Kingston is still the County Town following the failure to decamp to Woking a year or two back. Despite the abomination that is the "Friary area", Guildford is still a "nice town" in other parts of the centre – that cannot be said of Woking which has an even worse "bus station" (the road outside the railway station). As a pilcock, sorry pillar, of the Church of England, for many years I was under the illusion that a Cathedral imposed city status on a town. I was only disabused of this quite recently. There is at least one plaque on Guildford High Street extolling the virtues of the City of Guildford. Well, it would be better than some recently ennobled towns!

David Oldfield


07/08/13 – 13:07

Roger, in explaining the evolution and descent of much of marketing into mediocrity I failed to mention that, like you, I rage against such rubbish.
Another nonsense, foisted on us "for our protection", is the Data Protection Act. Example: talking on the phone to a UK government department this week I told the person on the phone at the start of the conversation that, after speaking to me, my wife had a query and I would pass the phone to her. During both conversations it must have become evident we were in the same room, that we have been married 42 years and that were exchanging comments to check information asked of both of us.
My wife then asked a particular question which would have involved the person on the phone divulging information about me. This was 20 minutes into the call. She had to pass the phone to me so I could give permission for the question to be answered. Total b****y nonsense.
Back to buses. The rear doors on the KSW, whilst no doubt a welcome addition for conductor and passengers, spoil the look of the vehicle. The width of the short bay and the jack knife doors are too similar making the rear of the lower deck look unbalanced compared to the rest of the well proportioned design.

Phil Blinkhorn


07/08/13 – 13:08

Well, this view has invited some interesting comments, has it not!!!!!! How a County Town can be other than in it’s ‘home’ County is beyond me. One of the early forms of Local Government Reogranisation – one of the rejected ones – was suggesting that Lancaster should leave Lancashire and go into Westmorland! County Town isn’t always the administrative centre of the County Council, of course – Appleby was the County town of Westmorland, but Kendal was the Admin centre. At least they are/were in the same County! Blackburn is another Cathedral town, but it isn’t a "City". I’m not too sure about Arundel . . . Chelmsford is another place that has long been considered a City – the local football club even has that name – but it was ‘elevated’ last year as part of the Golden Jubilee.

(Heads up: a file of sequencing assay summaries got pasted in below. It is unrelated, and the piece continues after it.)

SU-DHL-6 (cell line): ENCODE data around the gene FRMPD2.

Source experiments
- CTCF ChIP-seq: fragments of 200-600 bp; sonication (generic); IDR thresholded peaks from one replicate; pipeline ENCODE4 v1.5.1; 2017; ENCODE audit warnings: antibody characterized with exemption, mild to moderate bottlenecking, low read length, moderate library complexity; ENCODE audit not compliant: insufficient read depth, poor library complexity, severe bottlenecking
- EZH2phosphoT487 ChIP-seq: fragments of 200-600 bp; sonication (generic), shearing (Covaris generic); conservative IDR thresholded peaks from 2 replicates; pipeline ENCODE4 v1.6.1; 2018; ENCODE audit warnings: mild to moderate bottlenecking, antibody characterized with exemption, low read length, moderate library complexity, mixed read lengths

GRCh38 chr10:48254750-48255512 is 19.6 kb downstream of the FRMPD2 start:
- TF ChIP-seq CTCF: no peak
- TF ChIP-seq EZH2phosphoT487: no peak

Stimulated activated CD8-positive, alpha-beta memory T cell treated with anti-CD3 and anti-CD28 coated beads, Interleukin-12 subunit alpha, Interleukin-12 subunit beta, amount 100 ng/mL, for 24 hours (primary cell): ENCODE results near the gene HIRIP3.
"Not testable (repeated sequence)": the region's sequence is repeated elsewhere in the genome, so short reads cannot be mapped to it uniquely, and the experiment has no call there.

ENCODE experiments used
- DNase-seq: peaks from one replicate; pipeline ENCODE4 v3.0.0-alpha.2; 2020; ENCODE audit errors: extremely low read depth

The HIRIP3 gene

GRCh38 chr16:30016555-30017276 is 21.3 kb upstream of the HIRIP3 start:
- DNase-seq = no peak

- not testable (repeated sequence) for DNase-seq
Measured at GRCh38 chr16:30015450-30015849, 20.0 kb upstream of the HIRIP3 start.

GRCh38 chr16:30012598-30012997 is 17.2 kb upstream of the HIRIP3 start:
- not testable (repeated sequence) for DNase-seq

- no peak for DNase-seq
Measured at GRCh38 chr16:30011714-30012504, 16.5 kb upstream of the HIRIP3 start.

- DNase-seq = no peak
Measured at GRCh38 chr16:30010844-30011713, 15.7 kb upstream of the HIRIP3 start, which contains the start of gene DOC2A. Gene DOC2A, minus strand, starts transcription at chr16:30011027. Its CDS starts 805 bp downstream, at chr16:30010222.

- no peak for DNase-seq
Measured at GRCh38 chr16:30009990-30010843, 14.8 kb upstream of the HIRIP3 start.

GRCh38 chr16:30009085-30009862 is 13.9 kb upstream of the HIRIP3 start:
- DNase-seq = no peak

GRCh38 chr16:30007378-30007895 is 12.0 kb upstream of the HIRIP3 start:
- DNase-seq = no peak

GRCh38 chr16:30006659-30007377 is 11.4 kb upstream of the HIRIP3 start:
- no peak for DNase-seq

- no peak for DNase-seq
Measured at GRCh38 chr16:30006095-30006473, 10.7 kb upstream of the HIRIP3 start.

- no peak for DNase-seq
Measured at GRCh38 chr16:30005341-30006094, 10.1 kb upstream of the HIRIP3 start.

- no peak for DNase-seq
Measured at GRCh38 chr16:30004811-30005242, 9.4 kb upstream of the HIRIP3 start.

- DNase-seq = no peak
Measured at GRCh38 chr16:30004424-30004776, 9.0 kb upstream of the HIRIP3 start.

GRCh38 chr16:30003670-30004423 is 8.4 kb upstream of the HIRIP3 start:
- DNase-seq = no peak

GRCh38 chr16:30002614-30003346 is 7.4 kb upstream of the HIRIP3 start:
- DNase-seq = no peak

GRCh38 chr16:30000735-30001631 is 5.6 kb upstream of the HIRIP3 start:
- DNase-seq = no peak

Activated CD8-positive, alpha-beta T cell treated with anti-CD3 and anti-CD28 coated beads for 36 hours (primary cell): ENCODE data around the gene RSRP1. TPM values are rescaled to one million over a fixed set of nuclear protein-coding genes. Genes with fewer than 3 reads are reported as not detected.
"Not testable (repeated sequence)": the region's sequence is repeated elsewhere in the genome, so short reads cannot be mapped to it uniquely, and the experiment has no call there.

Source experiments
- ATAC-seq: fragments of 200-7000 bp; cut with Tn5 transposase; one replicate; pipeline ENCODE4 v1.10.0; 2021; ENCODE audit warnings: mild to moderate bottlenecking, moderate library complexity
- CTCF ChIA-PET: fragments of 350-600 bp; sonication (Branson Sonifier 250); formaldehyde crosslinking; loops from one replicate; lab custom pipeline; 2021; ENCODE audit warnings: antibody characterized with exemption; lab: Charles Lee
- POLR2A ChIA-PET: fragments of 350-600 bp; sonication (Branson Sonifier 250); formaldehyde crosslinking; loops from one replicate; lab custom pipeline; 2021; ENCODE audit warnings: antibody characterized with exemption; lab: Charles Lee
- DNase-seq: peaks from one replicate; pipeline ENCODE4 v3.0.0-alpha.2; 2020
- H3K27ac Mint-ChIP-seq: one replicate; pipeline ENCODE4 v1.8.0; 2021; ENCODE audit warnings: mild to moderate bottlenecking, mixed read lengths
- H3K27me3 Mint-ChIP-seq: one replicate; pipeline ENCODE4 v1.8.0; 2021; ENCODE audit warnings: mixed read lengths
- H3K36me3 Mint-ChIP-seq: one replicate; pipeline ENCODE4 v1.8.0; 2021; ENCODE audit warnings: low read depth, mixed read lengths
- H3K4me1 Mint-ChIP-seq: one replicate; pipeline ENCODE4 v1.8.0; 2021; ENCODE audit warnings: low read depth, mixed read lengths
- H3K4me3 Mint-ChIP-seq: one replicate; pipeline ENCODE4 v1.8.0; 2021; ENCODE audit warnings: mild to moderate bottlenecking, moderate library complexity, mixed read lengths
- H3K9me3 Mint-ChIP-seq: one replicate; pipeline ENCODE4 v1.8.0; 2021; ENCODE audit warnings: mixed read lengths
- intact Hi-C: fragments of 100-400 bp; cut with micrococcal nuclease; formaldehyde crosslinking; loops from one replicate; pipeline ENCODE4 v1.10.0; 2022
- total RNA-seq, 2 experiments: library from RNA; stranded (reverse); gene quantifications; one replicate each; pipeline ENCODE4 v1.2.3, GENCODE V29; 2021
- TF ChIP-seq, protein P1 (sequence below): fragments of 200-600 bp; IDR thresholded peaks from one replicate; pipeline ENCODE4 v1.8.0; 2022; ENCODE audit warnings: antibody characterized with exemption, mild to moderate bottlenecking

Pete Davies


07/08/13 – 14:13

I like the way it says ‘This is a Driver Training Bus…..’ on the side, and on the front it shows ‘Training Vehicle’. It always rankled me when Yorkshire Rider boldly proclaimed our training buses to be Driver Training Units. Units ? They weren’t learning to drive a Unit – it was a bus for goodness sake ! They didn’t change their name to FirstUnit.

John Stringer


07/08/13 – 15:30

Don’t give Wirst Bus ideas, John.
Arundel is different, Pete – it’s a Roman Catholic Cathedral and never in the same mix of cathedral/city arguments.

David Oldfield


07/08/13 – 15:30

Many of these comments remind me of my last years before retirement. For seventeen years I was a driver with one of the major supermarket chains, for the last seven of those I was a DSA registered HGV driving instructor/assessor, and as such I was regarded as management. All the instructors at the 20 odd depots used to say that there are two phrases that cover everything from incompetence to downright stupidity, they were ‘Company policy’ and ‘Operational requirements’

Ronnie Hoye


07/08/13 – 17:24

The County Hall for Surrey is still in Kingston, though that town is now within a London Borough, having been annexed by the GLC in 1965. I think that this situation is unique, unless, of course, someone on the OBP knows different (and I bet that proves to be the case). It does seem remarkable that Surrey CC has been unable to find suitable premises for relocation in 48 years.

Roger Cox


08/08/13 – 07:27

It may be unique at county level, Roger, but certainly not at lower levels. The offices of North East Derbyshire District Council are within the Borough of Chesterfield, and when I lived in Newport in 1969 I was surprised to find the offices of Magor and St Mellons Rural(?) District Council there. In both these cases, however, the offices are/were geographically central to the strangely-shaped administrative area, despite being located outside it!

Peter Williamson


10/08/13 – 06:01

Two examples of ‘market-speak’ that irritate are ‘logistics’ and ‘solutions’. Haven’t the foggiest idea what either looks like, but there seem to be increasing numbers of trucks (logistics) and vans (solutions) carrying such items nationally. Presumably solutions are smaller or lighter than logistics. Whatever happened to the good old no nonsense word ‘haulage?’ As we know, in the bus and coach industry much heritage has been lost with the demise of such appendages as Traction, Automobile, Road Car, Motor Services, Omnibus etc. These titles of character and distinction have sadly been brushed aside in favour of the bland term ‘Travel’, or such corporate regional suffixes as ‘SouthEast’ and ‘The Shires’. Wonder how long it will be before a certain design and marketing consultancy will have us believe that bus operators are no longer bus operators, but actually ‘providers of local mass travel solutions’.

Brendan Smith


10/08/13 – 09:24